The vacation rental industry is an integral part of our economy and should be included in the state’s reopening. These types of rentals provide quality, safe and clean experiences for our visitors while minimizing social contact. We don’t pose a greater risk than the hotels, in fact, our accommodations are safer post COVID with the additional privacy, access and ability to self-contain within the condos.
We urge you to include our industry in your reopening. We are hoping to work with you to reopen as smoothly and safely as possible.
We thank you for your consideration and we look forward to hearing from you.
In other news – we have decided that we need to re-instate our $100 membership donation rate. We had lowered it to $10 earlier this year in the simpler pre-COVID days, however, we are anticipating an expensive fight over the re-opening. Those of you who donated during the $10 days, your membership is still valid for 2020.
We wanted to take this opportunity to share with you the current situation in Hawaii as it relates to Vacation Rentals.
As of June 1, the state of Hawaii moved into a new phase of recovery from COVID called Act with Care.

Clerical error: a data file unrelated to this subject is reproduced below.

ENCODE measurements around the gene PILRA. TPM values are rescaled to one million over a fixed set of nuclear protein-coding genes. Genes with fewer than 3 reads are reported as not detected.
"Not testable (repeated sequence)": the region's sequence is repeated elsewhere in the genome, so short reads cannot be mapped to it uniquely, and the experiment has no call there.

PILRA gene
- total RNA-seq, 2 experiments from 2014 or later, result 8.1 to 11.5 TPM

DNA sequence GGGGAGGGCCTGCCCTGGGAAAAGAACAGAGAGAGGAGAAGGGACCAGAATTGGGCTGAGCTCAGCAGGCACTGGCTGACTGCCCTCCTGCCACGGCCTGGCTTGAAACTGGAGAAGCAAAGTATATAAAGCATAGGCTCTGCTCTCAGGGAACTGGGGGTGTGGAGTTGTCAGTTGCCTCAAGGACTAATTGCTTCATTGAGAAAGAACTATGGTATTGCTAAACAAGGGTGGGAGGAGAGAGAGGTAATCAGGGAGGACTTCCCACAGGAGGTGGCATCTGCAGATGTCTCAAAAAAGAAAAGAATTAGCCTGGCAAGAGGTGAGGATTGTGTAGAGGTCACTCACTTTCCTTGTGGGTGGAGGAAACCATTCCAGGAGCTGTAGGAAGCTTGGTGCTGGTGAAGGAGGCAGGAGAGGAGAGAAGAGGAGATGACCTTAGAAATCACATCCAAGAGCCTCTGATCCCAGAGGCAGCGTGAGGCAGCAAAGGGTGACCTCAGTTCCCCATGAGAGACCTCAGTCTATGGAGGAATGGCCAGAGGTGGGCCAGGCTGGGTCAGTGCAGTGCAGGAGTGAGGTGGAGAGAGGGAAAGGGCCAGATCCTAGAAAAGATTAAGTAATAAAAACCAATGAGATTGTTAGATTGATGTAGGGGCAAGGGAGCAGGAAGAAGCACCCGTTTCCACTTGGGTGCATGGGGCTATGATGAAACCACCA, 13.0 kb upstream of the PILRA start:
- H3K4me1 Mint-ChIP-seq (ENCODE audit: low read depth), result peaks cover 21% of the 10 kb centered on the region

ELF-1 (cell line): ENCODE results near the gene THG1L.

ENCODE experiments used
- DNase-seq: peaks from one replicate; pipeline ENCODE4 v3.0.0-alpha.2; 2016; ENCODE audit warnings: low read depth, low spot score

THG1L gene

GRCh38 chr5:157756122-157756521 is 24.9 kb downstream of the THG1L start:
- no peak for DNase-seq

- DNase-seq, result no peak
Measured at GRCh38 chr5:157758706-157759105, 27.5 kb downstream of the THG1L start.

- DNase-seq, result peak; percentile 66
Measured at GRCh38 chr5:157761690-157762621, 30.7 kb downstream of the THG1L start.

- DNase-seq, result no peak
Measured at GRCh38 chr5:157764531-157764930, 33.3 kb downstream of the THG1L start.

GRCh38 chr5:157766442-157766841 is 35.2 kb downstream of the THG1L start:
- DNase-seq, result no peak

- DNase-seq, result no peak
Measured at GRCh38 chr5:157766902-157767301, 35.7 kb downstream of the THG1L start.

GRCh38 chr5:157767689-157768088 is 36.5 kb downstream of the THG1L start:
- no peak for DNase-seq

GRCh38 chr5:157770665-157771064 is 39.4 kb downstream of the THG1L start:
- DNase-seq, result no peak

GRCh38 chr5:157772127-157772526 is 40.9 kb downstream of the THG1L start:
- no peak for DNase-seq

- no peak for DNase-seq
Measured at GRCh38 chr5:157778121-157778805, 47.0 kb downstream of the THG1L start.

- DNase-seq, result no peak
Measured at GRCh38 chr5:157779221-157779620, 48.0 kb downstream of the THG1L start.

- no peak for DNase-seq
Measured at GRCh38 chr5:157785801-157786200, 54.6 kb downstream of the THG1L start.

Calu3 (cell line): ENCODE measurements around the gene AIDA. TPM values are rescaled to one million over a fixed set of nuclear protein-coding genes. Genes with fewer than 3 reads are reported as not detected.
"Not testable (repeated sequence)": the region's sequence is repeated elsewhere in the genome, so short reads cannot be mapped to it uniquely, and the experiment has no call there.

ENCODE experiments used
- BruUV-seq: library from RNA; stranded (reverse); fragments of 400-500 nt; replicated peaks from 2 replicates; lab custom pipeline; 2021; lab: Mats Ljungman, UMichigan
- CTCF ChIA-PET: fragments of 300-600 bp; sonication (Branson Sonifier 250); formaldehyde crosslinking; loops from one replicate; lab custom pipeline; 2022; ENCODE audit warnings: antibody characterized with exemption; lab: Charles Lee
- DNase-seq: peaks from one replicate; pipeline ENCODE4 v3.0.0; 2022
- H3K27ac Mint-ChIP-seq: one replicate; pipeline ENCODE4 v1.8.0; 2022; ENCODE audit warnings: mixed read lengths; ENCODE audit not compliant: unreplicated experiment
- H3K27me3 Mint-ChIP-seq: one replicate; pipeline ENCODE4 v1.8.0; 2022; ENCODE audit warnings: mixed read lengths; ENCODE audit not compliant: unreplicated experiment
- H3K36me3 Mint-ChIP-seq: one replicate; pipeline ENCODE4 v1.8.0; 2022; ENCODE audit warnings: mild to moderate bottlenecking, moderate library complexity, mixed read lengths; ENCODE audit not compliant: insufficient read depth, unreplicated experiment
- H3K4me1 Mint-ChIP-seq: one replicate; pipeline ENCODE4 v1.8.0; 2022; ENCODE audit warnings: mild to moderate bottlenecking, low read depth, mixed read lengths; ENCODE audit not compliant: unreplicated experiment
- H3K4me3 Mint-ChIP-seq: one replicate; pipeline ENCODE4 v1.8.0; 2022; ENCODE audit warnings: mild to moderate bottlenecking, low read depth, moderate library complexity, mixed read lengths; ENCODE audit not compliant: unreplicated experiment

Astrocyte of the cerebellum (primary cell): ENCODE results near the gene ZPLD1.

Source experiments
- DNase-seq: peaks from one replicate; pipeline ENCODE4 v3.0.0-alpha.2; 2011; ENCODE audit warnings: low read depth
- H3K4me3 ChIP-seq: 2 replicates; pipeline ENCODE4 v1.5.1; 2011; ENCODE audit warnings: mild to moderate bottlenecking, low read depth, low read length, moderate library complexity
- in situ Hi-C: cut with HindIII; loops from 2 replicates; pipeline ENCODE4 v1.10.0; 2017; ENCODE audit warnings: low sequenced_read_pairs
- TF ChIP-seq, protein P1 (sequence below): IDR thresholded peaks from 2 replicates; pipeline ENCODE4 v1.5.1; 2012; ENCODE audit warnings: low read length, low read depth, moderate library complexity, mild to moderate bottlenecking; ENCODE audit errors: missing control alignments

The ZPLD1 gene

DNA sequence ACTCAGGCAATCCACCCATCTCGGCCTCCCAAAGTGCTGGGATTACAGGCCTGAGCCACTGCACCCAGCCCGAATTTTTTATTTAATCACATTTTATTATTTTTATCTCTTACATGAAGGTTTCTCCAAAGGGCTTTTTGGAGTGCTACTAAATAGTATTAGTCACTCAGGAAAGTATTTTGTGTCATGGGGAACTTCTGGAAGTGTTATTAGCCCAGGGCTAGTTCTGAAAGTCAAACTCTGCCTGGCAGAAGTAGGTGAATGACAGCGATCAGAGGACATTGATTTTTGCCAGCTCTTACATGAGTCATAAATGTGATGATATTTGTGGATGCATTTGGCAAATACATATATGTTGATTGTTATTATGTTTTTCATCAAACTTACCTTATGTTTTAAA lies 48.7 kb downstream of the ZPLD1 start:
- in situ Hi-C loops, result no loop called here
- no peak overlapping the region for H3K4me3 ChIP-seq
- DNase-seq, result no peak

This phase allows all accommodations to conduct business. While hotels have always been able to operate in Hawaii throughout the pandemic, as of June 1, there are no State restrictions on legal transient vacation rentals from opening.
There are a few caveats, of course.
1. Until June 16, anyone travelling inter-island is still required to quarantine for 14 days. As host, you are responsible for ensuring your guests abide by the quarantine rules.
2. Travel from outside the state is still restricted as all such travellers are required to quarantine for 14 days. Again, you are responsible for ensuring that they do. The governor has not said when this restriction will be lifted, but we know it will be after July 1. We are expecting the Governor to make an announcement next week.
3. You are responsible for making sure that you comply with safe practices, minimal interaction and social distancing guidelines.
The situation is fluid and rules could change at any time. We are watching for details on the terms and conditions applied when the inter-island quarantine is lifted and when the out of state quarantine is lifted.
The story gets a little trickier when it gets to the counties.
We are confident in saying that the County of Honolulu ( Oahu ) has maintained full restrictions on vacation rentals. (Mayor’s Emergency Order #14)
We believe the counties of Kauai, and Hawaii/Big Island are still imposing restrictions on transient vacation rentals
There is conflicting information about Maui, but we believe it is the Mayor’s intention to continue to block legal transient vacation rentals from resuming operations.
There is a group of RBOAA volunteers meeting virtually on Saturday to discuss next steps, so stay tuned.
Governor Ige announced on May 29 that he intends to extend the 14 day quarantine past June 30.